I can prove it, this thread has verified that I can spell "chicken-in-a-can" correctly! then there was also included in this thread a real life "meathead" similar to a hamburger, this also verifies that something is culturally wrong.

  14. #54
    jubuttib's Avatar

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    Quote Originally Posted by CdnRacer View Post
    French Canadian sounds like someone is speaking with marbles in their mouth.

  15. #55
    Bart S's Avatar

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    Oct 2010
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    hahaha lol great video, btw what the hell is this thread? You all got too much time on your hands, go do some racing.
    4770K@4.5ghz,Corsair H100i,MSI Z87 MPower,8gb Team XTreem 2400mhz,GTX 780 SC ACX@1150mhz,Corsair Force GS 128gb SSD,CM HAF922,Logitech G25/G19, nV3D V2, Benq XL2411T, Win7

  16. #56
    jimcarrel's Avatar

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    We are desperately trying to fill the hole that the OP created, but by now, I realize that I (and maybe others) have forgotten some of the words I (or we) intended to type in this here hole.

    By the way, what made you use the word thread? ( a what?) I'm pretty sure this is a hole. There is a chance that the bottom of it has not been reached.

  17. #57
    [NAR]Steve's Avatar

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    I appreciate the humour, humor, hugh more in this thread...

  18. #58
    jv27's Avatar

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    Quote Originally Posted by RCRacing View Post
    Another useless thread. Cant believe ISI is allowing this to continue.
    This game rules and will rule for years like the last one. You are correct but it is still fun to trash the troll/OP.

  19. #59
    PLAYLIFE's Avatar

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    Melbourne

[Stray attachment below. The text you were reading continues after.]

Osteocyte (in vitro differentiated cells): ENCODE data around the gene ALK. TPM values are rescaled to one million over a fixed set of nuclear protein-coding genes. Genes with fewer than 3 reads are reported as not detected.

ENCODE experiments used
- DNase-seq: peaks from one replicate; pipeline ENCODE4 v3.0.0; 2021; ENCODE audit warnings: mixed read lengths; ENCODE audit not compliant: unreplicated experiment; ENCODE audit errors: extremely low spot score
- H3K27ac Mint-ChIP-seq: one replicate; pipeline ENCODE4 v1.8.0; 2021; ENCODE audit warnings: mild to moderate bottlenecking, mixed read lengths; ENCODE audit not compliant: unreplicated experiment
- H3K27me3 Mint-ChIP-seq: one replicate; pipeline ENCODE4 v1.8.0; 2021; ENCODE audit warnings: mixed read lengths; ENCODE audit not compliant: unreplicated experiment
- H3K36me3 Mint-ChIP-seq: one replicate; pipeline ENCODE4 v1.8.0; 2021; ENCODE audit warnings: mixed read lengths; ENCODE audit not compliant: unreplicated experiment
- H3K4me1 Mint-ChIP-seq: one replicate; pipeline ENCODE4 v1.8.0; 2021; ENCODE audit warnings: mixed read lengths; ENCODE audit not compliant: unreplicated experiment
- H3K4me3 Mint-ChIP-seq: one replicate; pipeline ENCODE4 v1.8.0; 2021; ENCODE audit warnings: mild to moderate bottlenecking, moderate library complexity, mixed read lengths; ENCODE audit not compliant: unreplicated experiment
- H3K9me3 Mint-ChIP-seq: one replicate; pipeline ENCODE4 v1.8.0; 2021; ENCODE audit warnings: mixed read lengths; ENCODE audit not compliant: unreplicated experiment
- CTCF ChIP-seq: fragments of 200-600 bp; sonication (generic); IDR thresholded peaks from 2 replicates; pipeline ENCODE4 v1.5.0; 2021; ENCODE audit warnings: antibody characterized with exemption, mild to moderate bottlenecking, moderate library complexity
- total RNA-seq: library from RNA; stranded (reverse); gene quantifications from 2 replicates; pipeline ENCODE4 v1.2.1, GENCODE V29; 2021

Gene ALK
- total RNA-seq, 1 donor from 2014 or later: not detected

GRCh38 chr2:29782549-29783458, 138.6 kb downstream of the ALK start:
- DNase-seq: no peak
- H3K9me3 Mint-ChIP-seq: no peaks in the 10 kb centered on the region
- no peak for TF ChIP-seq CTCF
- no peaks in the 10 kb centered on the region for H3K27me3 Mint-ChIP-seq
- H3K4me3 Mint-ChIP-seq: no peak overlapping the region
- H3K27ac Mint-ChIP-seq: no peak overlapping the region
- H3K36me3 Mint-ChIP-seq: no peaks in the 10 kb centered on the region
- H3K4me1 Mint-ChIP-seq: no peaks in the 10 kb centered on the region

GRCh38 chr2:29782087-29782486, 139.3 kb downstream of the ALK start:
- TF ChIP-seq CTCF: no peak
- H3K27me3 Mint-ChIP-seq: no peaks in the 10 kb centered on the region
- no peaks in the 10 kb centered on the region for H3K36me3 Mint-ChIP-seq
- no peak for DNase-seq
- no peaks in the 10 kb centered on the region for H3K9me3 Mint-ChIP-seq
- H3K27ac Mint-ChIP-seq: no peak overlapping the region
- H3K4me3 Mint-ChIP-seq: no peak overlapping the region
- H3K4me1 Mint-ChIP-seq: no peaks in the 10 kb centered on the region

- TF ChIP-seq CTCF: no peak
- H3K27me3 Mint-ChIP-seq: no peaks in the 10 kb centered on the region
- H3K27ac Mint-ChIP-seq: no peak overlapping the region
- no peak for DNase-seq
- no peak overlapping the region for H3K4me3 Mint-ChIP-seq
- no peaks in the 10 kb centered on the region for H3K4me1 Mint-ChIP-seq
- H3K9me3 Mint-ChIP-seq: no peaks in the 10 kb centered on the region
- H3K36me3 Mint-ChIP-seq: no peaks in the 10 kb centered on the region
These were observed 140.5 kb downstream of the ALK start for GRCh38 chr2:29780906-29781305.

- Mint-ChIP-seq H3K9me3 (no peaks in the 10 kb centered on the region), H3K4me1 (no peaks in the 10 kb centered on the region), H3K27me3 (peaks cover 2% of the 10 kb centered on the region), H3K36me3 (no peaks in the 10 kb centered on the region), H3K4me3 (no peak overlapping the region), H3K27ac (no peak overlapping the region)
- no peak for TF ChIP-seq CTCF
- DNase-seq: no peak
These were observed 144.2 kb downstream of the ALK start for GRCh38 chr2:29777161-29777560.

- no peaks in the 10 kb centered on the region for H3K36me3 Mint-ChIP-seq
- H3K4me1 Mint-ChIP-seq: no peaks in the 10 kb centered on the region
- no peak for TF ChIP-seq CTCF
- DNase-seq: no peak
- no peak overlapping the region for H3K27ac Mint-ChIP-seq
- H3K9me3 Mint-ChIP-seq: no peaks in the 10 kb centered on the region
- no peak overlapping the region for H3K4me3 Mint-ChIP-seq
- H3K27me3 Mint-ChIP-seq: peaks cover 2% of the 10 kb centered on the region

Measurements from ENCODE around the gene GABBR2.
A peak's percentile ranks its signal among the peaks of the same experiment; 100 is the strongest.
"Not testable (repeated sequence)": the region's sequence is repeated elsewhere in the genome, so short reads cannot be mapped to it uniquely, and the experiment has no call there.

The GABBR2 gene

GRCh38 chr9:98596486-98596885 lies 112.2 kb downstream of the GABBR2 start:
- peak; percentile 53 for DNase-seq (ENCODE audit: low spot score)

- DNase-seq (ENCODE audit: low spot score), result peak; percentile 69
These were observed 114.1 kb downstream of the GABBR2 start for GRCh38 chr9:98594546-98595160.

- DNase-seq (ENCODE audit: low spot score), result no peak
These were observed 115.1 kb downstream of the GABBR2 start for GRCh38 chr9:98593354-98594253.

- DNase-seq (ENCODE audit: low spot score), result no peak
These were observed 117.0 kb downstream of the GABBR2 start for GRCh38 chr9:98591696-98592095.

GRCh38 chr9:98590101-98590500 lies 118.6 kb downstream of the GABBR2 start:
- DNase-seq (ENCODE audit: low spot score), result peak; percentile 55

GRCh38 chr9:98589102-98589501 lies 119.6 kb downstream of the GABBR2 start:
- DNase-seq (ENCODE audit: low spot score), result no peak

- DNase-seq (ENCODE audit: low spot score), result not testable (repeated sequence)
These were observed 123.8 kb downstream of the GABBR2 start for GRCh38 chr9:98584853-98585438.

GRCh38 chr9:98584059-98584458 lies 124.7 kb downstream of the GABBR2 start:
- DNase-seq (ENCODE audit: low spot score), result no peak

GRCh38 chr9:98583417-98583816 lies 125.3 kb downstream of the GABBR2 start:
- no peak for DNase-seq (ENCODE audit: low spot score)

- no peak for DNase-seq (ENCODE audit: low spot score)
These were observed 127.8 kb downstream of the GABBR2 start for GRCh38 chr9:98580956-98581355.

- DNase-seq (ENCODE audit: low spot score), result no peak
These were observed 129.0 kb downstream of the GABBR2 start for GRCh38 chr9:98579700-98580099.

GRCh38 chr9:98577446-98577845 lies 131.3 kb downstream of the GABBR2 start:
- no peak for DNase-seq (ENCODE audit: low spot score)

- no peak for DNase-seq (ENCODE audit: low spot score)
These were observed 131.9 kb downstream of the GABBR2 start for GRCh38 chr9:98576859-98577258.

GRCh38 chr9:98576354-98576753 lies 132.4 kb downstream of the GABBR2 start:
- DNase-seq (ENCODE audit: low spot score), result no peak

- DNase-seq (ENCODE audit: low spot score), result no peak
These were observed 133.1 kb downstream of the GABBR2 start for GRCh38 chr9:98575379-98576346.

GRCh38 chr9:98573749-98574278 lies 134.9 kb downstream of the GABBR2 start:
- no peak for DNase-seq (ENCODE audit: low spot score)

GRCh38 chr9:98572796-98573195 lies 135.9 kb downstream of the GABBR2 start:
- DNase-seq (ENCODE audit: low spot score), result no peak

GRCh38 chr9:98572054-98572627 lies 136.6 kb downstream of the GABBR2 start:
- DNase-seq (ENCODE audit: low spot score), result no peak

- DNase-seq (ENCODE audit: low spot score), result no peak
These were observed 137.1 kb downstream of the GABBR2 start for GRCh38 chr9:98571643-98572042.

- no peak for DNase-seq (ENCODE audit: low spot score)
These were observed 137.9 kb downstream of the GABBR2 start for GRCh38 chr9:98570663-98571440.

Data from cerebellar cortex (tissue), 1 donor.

Quote Originally Posted by hushypushy View Post
    Simply put...you are wrong

    First of all, did you know that the first recorded written instance of this word, which was in the Oxford English Dictionary (obviously from the UK), spelled it alumium? So if you keep being stubborn about absolute originality, you should probably say it like that!

    "The man who discovered it"---that would be Humphrey Davy. In his 1812 book, Elements of Chemical Philosophy, he originally spelled it--guess what--aluminum.

    It was actually an ANONYMOUS contributor, in another paper, who changed the word to aluminium, citing a "less classical sound".

    I know you provided plenty of examples, but they weren't good ones! What about platinum, molybdenum, and tantalum? Also, don't forget that alumina is the oxide of aluminum, like lanthana is the oxide of lanthanum, while magnesia, ceria, and thoria are the oxides of magnesium, cerium, and thorium respectively, so there is plenty of precedent for aluminum. Looking at the word roots, 'aluminium' just doesn't make sense. 'Aluminum' is correct.

    As we say here in America, only half-joking, "The English: they invented this language and can't even speak it."
    ''
    Sir Humphry made a bit of a mess of naming this new element, at first spelling it alumium (this was in 1807) then changing it to aluminum, and finally settling on aluminium in 1812. His classically educated scientific colleagues preferred aluminium right from the start, because it had more of a classical ring, and chimed harmoniously with many other elements whose names ended in –ium, like potassium, sodium, and magnesium, all of which had been named by Davy.
    The spelling in –um continued in occasional use in Britain for a while, though that in –ium soon predominated. In the USA, the position was more complicated. Noah Webster’s Dictionary of 1828 has only aluminum, though the standard spelling among US chemists throughout most of the nineteenth century was aluminium; it was the preferred version in The Century Dictionary of 1889 and is the only spelling given in the Webster Unabridged Dictionary of 1913. Searches in an archive of American newspapers show a most interesting shift. Up to the 1890s, both spellings appear in rough parity, though with the –ium version slightly the more common, but after about 1895 that reverses quite substantially, with the decade starting in 1900 having the –um spelling about twice as common as the alternative; in the following decade the –ium spelling crashes to a few hundred compared to half a million examples of –um.

    ''

    It's not about originality but what is the generally accepted spelling! When I deal with you folk in the US on a weekly basis regarding 'aluminum', 'airplane', 'manoever', all the '-izes' etc it gets on my nerves! If there was a reason for it, like if they had different meanings fair enough but if it's just a variation for sake of (because I can't think of a logical reason for changing one letter...), it's annoying!

    All in jest of course

  20. #60
    jimcarrel's Avatar

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    Alcoa Aluminum Foil Wrap - Alcoa company spells it aluminum and those certain people who wear hats to keep outer space people from reading their brain waves wear Aluminum Hats.